Moroccan Beet Greens
With just a few aromatics and spices, this recipe enhances the flavor of the beet greens’ without overwhelming them. Cooking them with a little bit of water, as instructed here, leaves them perfectly soft.
3 bunches beet greens, red stems removed
2 tablespoons olive oil
1/4 teaspoon cumin
1 teaspoon paprika
1 pinch salt
1/4 piece preserved lemon
1 tablespoon good olive oil (to serve)
1 pinch hot red spice, crushed pepper flakes, or chili pepper
2 cloves garlic, grated
1 tablespoon cilantro, chopped
1 tablespoon parsley, chopped
1. Wash the greens and leave them in a bowl full of cold, clean water.
2. Heat up 2 tablespoons of olive oil in a saucepan over medium-high heat. When just warm, add the grated garlic, cumin, and paprika. (If the oil is too hot they will fry and burn. You want just a little reaction to the heat.) As soon as the garlic becomes fragrant, remove the greens from the water, without draining. Chop them coarsely and then add them to the pan. Turn the heat to medium and give everything one good stir to coat the greens with the spices. Cover tightly, and turn down the heat. Let it simmer for 5 minutes. Check to ensure that it doesn’t burn; if you’re worried, add a little water.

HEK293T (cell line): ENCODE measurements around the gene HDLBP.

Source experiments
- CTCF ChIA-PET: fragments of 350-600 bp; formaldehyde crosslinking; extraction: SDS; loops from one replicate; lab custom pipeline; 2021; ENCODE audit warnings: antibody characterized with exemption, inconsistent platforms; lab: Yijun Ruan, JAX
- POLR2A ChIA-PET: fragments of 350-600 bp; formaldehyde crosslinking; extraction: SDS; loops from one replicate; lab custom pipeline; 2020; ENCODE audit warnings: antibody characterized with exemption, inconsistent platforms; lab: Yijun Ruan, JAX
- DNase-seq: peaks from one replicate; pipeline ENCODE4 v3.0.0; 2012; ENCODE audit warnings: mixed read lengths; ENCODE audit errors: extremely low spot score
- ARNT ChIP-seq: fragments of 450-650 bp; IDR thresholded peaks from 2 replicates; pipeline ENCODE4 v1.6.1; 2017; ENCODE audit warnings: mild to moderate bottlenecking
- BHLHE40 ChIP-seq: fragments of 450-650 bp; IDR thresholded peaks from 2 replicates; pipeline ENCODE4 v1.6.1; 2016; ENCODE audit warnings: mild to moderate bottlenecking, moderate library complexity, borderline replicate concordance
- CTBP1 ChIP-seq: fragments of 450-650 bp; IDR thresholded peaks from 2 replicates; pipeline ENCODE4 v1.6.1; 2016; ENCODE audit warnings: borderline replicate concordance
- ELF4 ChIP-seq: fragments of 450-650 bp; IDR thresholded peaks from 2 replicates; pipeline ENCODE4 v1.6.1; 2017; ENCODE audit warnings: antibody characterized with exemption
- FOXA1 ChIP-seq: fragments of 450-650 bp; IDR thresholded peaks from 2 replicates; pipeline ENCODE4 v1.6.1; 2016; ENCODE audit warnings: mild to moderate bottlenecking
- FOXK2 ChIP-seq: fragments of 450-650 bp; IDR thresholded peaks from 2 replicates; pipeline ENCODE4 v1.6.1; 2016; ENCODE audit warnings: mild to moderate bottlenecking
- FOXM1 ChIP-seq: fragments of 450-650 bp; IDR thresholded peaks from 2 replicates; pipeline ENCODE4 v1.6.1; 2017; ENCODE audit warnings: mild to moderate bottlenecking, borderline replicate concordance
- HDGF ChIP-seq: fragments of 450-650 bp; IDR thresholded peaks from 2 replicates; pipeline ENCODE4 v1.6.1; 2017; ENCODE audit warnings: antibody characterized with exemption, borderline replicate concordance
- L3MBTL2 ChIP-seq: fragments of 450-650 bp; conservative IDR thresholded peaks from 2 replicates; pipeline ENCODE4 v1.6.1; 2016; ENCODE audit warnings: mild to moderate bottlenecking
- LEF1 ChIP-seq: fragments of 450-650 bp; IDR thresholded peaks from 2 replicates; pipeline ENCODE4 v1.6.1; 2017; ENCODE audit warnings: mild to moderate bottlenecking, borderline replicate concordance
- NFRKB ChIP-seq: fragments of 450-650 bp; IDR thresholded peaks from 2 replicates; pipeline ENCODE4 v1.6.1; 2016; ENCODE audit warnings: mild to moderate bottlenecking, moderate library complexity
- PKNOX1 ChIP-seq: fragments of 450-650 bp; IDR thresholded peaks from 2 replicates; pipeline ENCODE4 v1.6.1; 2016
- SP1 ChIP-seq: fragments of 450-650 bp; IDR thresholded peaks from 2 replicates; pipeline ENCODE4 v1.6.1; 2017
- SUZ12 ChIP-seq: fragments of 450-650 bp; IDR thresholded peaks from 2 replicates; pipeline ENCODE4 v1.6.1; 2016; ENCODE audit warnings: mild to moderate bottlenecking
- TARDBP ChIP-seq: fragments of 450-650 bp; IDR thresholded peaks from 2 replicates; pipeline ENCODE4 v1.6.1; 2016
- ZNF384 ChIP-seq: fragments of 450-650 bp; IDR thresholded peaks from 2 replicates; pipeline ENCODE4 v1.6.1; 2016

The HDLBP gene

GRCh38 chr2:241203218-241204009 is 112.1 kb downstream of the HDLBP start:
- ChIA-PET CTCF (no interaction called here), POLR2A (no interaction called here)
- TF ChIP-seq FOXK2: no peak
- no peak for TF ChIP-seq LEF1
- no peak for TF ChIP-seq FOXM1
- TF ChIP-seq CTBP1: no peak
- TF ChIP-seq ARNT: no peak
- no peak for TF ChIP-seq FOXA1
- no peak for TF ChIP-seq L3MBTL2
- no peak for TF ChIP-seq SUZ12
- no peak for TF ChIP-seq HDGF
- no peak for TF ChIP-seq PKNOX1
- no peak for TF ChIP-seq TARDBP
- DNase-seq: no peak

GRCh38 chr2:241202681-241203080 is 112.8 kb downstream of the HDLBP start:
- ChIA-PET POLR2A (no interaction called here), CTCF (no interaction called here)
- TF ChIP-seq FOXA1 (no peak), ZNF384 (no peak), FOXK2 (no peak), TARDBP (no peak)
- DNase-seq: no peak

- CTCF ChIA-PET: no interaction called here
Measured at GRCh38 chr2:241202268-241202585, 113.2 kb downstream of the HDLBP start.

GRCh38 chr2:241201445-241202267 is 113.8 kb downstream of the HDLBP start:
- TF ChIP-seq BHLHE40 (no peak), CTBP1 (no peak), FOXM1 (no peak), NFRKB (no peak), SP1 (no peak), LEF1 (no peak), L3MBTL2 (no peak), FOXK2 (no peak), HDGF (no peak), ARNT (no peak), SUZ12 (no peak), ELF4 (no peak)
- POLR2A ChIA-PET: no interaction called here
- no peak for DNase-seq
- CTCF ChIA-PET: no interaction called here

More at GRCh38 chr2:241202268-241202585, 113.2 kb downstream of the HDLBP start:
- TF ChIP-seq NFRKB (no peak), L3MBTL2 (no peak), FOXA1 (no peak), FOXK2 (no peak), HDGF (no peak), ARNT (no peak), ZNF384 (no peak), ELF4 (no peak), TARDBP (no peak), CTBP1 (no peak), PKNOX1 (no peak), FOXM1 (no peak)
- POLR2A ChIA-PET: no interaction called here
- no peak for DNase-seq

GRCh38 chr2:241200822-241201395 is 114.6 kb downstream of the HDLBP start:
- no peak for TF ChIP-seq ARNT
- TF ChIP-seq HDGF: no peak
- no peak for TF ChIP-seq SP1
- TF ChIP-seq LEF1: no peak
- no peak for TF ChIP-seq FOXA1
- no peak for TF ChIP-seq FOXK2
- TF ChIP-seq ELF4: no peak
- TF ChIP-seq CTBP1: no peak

3. Meanwhile, take 1/4 of a preserved lemon (do not wash it), and slice it into 1/4 inch cubes. Save a couple for decoration. Uncover the cooking pan and add the preserved lemon cubes and the chopped cilantro and parsley. Stir everything. Cover and let cook for 5 more minutes. To serve, drizzle about one tablespoon of a good olive oil on top. Garnish with the preserved lemon cubes, and add a sprinkle of chili pepper powder (or paprika if you don’t like hot spice). This goes well with a fried egg and is usually eaten with bread.
Contributed by Silly Apron for our Dark Leafy Greens Contest with Food52.
Amy Pennington runs an urban gardening business called GoGo Green that installs gardens for city dwellers. Her cookbook incorporates many tips on how to grow your own kitchen garden and teaches a kitchen economy for today’s urbanite – from how to stock the pantry, to what to plant when,...